“I remember being really nervous,’’ Bernie Williams said of that debut. “I remember being in this place where there was a lot of uncertainty about my career and my own ability to stay in the big leagues. All I wanted to do was to get an opportunity to be able to show people what I can do.’’

A week after his inauspicious major league debut, Bernie Williams etched his name into the record books with his first home run at Anaheim Stadium against the California Angels. He sent a Chuck Finley fastball soaring over the left-center field wall, igniting a remarkable career that would see him amass a .297 batting average, 287 home runs, and 147 stolen bases over 16 illustrious seasons.

Bernie Williams’ prowess on the diamond helped propel the Yankees to four World Series titles, including an unprecedented three-peat from 1998 to 2000. His 22 career postseason homers rank third all-time, behind only Manny Ramírez and José Altuve, cementing his legacy as a clutch performer on baseball’s biggest stage.

While his baseball accomplishments are well-documented, Bernie Williams’ musical journey has often been overlooked, dismissed by some as a mere hobby for a retired athlete. However, his lifelong dedication to his craft is precisely what appeals to the New York Philharmonic, who have invited him to perform at their Spring Gala, a fundraiser for musical education at the prestigious David Geffen Hall.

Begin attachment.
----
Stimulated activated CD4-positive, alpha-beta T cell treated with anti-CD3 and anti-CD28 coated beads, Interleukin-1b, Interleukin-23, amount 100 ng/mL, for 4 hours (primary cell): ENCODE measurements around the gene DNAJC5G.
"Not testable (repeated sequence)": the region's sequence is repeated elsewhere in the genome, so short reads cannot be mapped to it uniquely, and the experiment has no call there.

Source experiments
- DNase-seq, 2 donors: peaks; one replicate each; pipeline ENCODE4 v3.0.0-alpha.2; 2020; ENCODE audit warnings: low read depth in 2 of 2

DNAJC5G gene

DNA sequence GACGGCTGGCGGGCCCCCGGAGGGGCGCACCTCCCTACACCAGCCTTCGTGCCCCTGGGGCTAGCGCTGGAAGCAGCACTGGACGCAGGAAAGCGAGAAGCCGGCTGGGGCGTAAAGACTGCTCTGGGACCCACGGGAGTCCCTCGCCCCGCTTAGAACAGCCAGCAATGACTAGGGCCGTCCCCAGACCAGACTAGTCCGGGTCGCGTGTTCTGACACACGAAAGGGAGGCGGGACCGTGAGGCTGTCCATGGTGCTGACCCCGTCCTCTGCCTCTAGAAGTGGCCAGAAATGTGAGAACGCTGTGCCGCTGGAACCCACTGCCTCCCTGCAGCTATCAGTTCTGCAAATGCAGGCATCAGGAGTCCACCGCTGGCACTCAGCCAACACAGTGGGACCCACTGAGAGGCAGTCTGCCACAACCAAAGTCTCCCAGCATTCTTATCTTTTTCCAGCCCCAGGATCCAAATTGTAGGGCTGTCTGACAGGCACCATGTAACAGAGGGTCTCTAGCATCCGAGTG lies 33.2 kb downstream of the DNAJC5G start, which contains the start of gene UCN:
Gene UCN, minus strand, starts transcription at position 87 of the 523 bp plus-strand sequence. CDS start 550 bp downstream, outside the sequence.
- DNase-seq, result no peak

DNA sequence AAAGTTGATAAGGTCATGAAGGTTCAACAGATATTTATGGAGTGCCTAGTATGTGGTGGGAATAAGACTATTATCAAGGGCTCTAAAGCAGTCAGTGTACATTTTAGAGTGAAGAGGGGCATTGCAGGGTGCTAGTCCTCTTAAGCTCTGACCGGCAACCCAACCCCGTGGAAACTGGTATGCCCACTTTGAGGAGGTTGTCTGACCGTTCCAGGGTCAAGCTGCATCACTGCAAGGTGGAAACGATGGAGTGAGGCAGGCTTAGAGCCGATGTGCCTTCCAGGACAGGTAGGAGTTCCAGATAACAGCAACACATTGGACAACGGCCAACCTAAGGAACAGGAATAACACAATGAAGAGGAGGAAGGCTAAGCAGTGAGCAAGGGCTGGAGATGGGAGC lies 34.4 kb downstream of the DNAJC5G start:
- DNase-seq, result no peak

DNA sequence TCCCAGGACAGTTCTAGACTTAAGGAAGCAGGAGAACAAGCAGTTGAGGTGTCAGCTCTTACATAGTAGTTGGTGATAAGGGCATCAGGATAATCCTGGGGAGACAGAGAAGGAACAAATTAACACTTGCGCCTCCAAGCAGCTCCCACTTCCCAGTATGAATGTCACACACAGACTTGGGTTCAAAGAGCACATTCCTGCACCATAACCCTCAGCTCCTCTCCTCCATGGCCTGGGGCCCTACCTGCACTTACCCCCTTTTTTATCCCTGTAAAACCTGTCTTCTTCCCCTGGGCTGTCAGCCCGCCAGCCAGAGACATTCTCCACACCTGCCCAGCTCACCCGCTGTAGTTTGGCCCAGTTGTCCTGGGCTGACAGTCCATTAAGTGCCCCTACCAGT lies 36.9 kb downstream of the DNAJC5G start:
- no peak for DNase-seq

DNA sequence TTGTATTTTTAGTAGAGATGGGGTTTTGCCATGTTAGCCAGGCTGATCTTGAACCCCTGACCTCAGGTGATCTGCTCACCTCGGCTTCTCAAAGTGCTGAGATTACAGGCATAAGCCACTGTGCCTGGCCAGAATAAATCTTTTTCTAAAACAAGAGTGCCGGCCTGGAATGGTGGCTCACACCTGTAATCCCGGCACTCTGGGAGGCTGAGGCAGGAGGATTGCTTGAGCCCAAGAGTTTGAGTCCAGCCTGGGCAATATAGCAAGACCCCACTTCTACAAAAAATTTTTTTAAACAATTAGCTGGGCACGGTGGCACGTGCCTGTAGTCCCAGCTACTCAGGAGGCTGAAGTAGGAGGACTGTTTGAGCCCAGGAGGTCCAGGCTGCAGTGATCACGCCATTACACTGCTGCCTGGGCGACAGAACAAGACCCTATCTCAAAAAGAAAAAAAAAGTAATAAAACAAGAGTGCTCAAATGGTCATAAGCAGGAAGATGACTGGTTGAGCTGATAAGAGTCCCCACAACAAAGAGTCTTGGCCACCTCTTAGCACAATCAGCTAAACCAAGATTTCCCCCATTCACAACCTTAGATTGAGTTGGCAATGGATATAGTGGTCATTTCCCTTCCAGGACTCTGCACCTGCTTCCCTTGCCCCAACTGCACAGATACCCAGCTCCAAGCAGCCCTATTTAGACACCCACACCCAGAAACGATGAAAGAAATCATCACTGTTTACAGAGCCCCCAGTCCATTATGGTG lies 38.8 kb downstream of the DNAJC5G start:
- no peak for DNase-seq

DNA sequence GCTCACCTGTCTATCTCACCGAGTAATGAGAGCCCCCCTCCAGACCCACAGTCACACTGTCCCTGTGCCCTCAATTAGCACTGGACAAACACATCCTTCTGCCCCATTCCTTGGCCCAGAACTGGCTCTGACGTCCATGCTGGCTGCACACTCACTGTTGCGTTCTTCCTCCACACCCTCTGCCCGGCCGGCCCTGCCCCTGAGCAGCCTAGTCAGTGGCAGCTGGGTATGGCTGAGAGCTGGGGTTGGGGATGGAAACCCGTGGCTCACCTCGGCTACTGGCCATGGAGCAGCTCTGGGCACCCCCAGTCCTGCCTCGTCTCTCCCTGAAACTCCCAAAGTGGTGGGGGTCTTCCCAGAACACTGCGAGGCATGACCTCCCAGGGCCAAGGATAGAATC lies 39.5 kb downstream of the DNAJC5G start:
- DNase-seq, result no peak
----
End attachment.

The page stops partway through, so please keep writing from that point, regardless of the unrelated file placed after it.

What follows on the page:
Bernie Williams’ musical roots trace back to his childhood in Puerto Rico, where his father, Bernabé, a merchant marine, gifted him a guitar at the tender age of 7. From that moment, Bernie Williams was inseparable from the instrument, honing his skills under the tutelage of a local teacher and even performing on a radio station by the age of 9.

Throughout his baseball career, music remained a constant companion, providing solace during difficult times, such as the loss of his father to lung disease in 2001. Determined to elevate his craft, Bernie Williams pursued formal training, first at the State University of New York at Purchase, and later at the prestigious Manhattan School of Music, where he earned a bachelor’s degree.

His dedication culminated in the critically acclaimed album “Moving Forward,” featuring collaborations with Bruce Springsteen, Jon Secada, and Dave Koz, solidifying his status as a multifaceted artist whose passion transcends boundaries.


“I tell you what, none of the home runs that I hit in the postseason helped me there,” Bernie Williams said. “I had to really reinvent myself. And in a very strange way, I had to earn the admiration of the kids that I was playing with, because they were all virtuosos in their own instruments by the time they got to the Manhattan School of Music.

For Bernie Williams, pursuing a formal degree was about much more than just a piece of paper – it symbolized his transition from a ballplayer to a bonafide artist. The experience at the esteemed Manhattan School of Music marked his graduation into a new realm, one where his passion for music took center stage.

While Bernie Williams is not the first baseball player to explore musical endeavors, his dedication to honing his craft sets him apart. Decades ago, a Yankees bus ride took a tense turn when the legendary Yogi Berra grew weary of utility infielder Phil Linz’s incessant harmonica rendition of “Mary Had a Little Lamb.” In contrast, Bernie Williams’ musical journey has been a lifelong pursuit, fueled by an unwavering commitment to mastering his art form beyond the diamond.